John Turner, a young man with a checkered past, has been told he has just one year to live. He decides to use his remaining time in search of three very different men he met in the hospital during the war, each of them in trouble of some kind: a pilot whose wife had betrayed him, a young corporal charged with killing a civilian in a brawl, and a black G.I. wrongly accused of the attempted rape of a white English girl. As Turner discovers where these men have landed on the checkerboard of life, he learns about compassion, tolerance, and second chances, and overcomes his fear of death.
426 pages, with a reading time of ~6.5 hours (106,687 words), and first published in 1947. This DRM-Free edition published by epubBooks, 2018.
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I saw Mr John Turner first on June 25th last year. He came to me on the recommendation of a general practitioner at Watford: I have the letter before me.
Dear Mr Hughes, I should be grateful if you would make an appointment to see a patient of mine, Mr John Turner. Mr Turner has been suffering from attacks of vertigo and fainting: I have been attending him consequent on a fall which he suffered in the Strand Palace Hotel, when he was unconscious for some minutes. I have found some apraxia, and the sight of his left eye appears to have become subnormal in recent months. In view of a severe head injury which he incurred in the year 1943 I feel that an intracranial lesion may be at the root of his trouble, and it is upon this diagnosis that I would like you to see him. Mr Turner is married, but has no children. He is in some branch of the food business, and lives in a style corresponding with an income of £800-£1000 per annum. Yours very sincerely, V. C. WORTH, MB, BS
Mr Turner came to see me by appointment that afternoon; the first thing that I noticed when my receptionist showed him in was the scar. It stretched as a deep indentation from a point about an inch above the left eyebrow up in to the hair on the crown of the head, over four inches long. It was a deep cleft in his forehead, red and angry looking.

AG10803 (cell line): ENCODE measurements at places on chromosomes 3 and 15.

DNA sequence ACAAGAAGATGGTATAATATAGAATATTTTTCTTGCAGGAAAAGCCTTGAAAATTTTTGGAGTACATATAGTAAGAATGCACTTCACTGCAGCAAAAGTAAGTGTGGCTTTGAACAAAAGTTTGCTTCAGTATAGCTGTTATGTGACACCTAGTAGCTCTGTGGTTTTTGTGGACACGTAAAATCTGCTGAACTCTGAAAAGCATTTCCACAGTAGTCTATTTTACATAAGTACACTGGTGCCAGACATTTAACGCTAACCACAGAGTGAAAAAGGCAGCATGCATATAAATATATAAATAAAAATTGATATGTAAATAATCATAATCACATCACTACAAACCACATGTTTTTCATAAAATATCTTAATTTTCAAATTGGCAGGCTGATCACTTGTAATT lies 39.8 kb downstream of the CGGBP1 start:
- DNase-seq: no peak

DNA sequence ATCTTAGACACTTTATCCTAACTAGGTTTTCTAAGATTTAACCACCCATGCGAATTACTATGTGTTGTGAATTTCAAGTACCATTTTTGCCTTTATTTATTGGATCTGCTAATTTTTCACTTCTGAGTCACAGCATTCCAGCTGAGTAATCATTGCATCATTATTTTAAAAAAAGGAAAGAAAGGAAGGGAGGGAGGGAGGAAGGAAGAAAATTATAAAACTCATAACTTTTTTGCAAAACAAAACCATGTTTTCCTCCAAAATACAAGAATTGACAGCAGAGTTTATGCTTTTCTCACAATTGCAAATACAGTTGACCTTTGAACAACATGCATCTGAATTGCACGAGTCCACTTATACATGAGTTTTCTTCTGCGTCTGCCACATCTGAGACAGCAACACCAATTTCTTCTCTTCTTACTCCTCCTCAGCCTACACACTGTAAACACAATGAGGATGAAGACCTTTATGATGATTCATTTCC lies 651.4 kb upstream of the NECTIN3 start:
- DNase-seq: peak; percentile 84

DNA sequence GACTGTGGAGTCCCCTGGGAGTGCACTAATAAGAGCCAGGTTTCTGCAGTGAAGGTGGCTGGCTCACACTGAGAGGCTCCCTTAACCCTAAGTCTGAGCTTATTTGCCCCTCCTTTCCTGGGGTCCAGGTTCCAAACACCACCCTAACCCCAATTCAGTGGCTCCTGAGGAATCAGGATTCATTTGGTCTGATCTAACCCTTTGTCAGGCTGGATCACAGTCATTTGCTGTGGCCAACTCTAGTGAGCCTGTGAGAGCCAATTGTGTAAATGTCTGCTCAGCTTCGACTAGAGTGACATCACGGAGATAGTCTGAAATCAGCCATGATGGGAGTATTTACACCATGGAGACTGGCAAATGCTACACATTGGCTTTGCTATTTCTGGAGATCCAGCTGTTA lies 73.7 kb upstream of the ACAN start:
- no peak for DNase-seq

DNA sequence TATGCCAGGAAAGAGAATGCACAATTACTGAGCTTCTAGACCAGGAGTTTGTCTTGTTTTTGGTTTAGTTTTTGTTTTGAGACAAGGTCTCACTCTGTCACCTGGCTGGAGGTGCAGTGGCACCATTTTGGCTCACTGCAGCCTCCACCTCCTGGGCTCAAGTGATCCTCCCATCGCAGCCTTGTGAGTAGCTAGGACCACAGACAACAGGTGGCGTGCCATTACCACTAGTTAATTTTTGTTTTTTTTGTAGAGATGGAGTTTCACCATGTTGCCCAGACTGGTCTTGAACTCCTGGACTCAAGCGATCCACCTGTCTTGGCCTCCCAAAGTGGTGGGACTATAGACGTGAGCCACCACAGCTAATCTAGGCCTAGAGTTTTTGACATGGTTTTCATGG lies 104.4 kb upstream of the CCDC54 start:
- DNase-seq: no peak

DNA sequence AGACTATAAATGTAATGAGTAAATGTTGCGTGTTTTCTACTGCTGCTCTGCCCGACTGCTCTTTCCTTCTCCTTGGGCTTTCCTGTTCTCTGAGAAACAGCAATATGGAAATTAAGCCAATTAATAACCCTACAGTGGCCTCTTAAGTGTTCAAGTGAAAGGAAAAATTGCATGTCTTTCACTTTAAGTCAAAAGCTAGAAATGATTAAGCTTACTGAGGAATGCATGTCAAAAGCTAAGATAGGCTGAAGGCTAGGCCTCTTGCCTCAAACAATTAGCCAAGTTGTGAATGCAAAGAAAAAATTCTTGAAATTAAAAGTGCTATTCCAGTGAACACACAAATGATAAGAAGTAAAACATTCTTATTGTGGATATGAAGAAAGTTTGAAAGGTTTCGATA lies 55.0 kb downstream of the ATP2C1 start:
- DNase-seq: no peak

The rest of Mr Turner was not very prepossessing. He was about forty years old with a fresh complexion and sandy hair, going a little bald. He had a jaunty air of cheerfulness and bonhomie which did not fit in well with my consulting-room; he was the sort of man who would be the life and soul of the party in the saloon bar of a good class pub, or at the races. He was wearing rather a bright brown suit with a very bright tie, and he carried a bowler hat.
I got up from my desk as he came in. “Good afternoon, Mr Turner,” I said.
He said: “Cheerio, doctor. How’s tricks?”
I smiled. “I’m all right,” I said. I motioned him to the chair before my desk. “Sit down, Mr Turner, and tell me what you are complaining of.”
He sat down with his bowler on his knee, and grinned at me with nervous cheerfulness. “I’m all right,” he said. “You won’t find much wrong with me, doctor. May want a bit of a tonic. You know,” he said confidentially, “this wound on my napper frightens people. I tell you, straight, it does. Every doctor that I go to gets the wind up and says I ought to see a specialist. They’ll none of them touch me. If I want my corns cutting, they say I ought to see a specialist.” He laughed heartily. “I’m not kidding you. They get the wind up.”
I smiled at him; one has to create confidence. “Does the wound give you any trouble?” I asked.
He shook his head. “None at all. Throbs a bit, now and then. The only trouble I get is at the hairdressers’ when they come to cut my hair–it don’t half fox them.” He laughed again. “Not that I’ve much to cut, now.”
I pulled my pad towards me. “Let me get down the preliminaries first,” I said. He gave me his age, address, and occupation; it seemed that he was a flour salesman. “Cereal Products Ltd.,” he said, “I went to them in 1935, and then went back to them again after the war.”
I picked up the letter on my desk and glanced it over. “I see that you told Dr Worth about attacks of giddiness,” I said. “Do those come very frequently?”
He said: “Oh no. Might be two or three in the last month. They don’t last long–just a few seconds, or maybe half a minute.” He laughed nervously. “Sort of make you feel you want to hold on to something. I think I want a tonic, doctor. I told Dr Worth.”
“Yes,” I said, writing on my pad. “How long since you had the first of those, Mr Turner?”
“I dunno. Couple of months, maybe.”
I glanced again at the letter. “Dr Worth says that you had a fall in the Strand Palace Hotel,” I said. “How did that happen?”
“Well,” he said, “it was like this. We have to do a bit of entertaining in my line–it all goes on the firm, you know. Well, to cut a long story short I was in the American Bar last Thursday with Izzy Guildas and another Portuguese–Jew-boys, you know, but good types all the same–and I suddenly passed out cold. Fact, I’m telling you. I passed out cold, and fell down off the little stool on the floor, clean out. When I came to I was in the lavatory lying on my back on the floor with somebody splashing water on my face, and my collar all undone. I wasn’t half in a mess, I tell you.”
I said: “How long were you unconscious, Mr Turner?”
“I dunno. Maybe three or four minutes.”
I made a note upon my pad. “When you came to, did you feel any pain?”
“I had the hell of a headache. I was sick, too.”
“What time of day was this?”
“About eight o’clock in the evening. We were just going to have dinner. I was looking forward to that dinner.” He laughed.
“What did you do? Did you see a doctor in the hotel?”